Maybe he will remember me as a dancer
I’ve recently started writing about my ex-stepmother. A year or so before she died, she had moved across the country.
In one passage, I tell her I wish I had a beautiful picture of her so I could frame it and my son would see it and ask about her. Then I could tell him stories. He never knew her.
It was her liver. My sister, a nurse, said it would have been an ugly death.
A few bottles of your nail polish solidify
in the medicine cabinet. Your favorite colors.
One last effort to maintain control
over one aspect of your beauty that the cancer
(which took your hair, bloated you,
took away your bladder control, and your lovely legs)
could not destroy.
— Betsy Mars, Aromatherapy
For my son’s first communion, I was going to wear slacks. I hadn’t shaved my legs.
But I decided to ask him if he would prefer I “dressed up.” He replied, “I want you to wear a dress, Mommy.” I asked why. He said it would be more “appropriate.”
He’s 8 years-old. Where did he learn this? Not from a mom who would choose slacks. Who wasn’t raised Catholic. (He’s being raised Catholic, but that is another story.)
And why—why did I ask him?
I remember her when she wore her chocolate
colored hair long almost to her waist
and Evening in Paris perfume […]
— Joan Jobe Smith, We were rich during the War
When I was a kid, I watched my mom navigate clothing, hair, and makeup, and I did not approve. She was a brunette, but she wanted to be blonde and as such, her hair had a slight green tint.
And when she wore lipstick, which wasn’t often, it was a frosted pink shade.
There were decades of demure drugstore pinks, hastily applied
in rearview mirrors, during carpool, in the grocery store parking lot.
— Kathryn McMurray, Red Lips
One day my son asked me if I wanted to hear a “boy” joke.
“What is a boy joke?” I asked.
“A joke for boys.” (Duh)
I listened, skeptical.
“The sun is hotter than girls,” he said.
“I don’t get it.”
“Well, Mommy, there are two kinds of hot.”
“Yeah, I know. But it’s not funny.”
“What does hot mean when you talk about a girl?” I asked.
“You know, when she puts sparkly stuff on her eyes.”
Lavender Lace Sheer—pearly white,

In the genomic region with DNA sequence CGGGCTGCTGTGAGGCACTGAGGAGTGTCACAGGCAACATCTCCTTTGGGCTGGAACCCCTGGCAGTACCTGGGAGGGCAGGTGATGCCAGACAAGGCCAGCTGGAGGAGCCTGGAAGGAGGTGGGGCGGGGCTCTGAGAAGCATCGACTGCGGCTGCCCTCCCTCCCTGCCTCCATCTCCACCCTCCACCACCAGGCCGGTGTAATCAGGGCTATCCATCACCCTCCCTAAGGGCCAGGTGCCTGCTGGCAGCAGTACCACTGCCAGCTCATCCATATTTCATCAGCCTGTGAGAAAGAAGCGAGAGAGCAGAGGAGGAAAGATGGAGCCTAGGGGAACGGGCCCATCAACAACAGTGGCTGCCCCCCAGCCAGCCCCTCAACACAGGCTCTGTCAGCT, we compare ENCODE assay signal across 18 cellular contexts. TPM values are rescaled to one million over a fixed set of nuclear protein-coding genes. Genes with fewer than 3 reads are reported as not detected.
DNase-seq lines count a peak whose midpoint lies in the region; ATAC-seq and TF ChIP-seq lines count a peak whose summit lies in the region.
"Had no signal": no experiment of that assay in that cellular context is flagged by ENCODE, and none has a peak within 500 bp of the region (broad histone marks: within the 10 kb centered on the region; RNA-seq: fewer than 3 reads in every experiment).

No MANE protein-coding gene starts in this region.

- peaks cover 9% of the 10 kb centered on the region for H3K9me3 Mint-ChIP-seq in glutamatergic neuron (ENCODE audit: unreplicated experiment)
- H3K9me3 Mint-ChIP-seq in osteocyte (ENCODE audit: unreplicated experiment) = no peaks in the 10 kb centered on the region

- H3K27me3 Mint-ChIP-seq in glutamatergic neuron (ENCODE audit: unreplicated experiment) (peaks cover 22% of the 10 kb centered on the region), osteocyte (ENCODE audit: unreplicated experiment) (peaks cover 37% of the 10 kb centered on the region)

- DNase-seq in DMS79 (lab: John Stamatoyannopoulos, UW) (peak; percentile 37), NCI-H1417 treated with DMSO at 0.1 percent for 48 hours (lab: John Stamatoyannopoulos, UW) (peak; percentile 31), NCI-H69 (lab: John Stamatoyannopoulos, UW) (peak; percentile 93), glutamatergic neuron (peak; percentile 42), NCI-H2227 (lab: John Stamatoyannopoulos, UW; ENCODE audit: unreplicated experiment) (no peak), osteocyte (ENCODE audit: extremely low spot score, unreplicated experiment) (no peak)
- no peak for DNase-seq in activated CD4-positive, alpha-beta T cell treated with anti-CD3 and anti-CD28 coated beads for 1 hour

the shade my mother wore while waiting
for his call—all the rage in 1978.
— Suzanne Allen, Sticky
Recently, I got the chance to be photographed by a talented LA poet and photographer. When she sent me the photos, I asked my son to help me pick the ones I would keep.
There was one photo of me with a fancy paper fan hiding my mouth and chin. He said I looked kinda like Catwoman. I managed not to swoon (Who doesn’t want to resemble a superhero? Er, in this case, a villain and one of Batman’s love interests to boot). Then he said, “You should have painted your nails.”
The twenty-something in me who had watched several seasons of America’s Next Top Model and Project Runway high-fived him for having a keen eye. I had thought the exact same thing on the drive to the photographer’s house.
Yet—I never paint my nails.
Among other things, I do the dishes everyday. And unless they’re perfect, I don’t like painted nails. Chipped nail polish only looks charming on girls and, as you can imagine, that is problematic and also, a different essay.
A photographer friend of mine has somehow managed to capture what I think of as me. He does not do portrait photography—he only shoots people in context, he shoots them doing. Being. He has captured me in motion. And for whatever reason, I believe that whatever beauty I do possess is in motion. Also, beauty is fleeting and that is a kind of motion.
I grew up watching her dance
across the slick linoleum
of our kitchen floor […]
— Donna Hilbert, Catching Her Dance
My son sees me dance.
He dances, too. Sometimes with me.
Maybe he will remember me as a dancer.
Beauty in motion.
Beauty doing; doing beauty.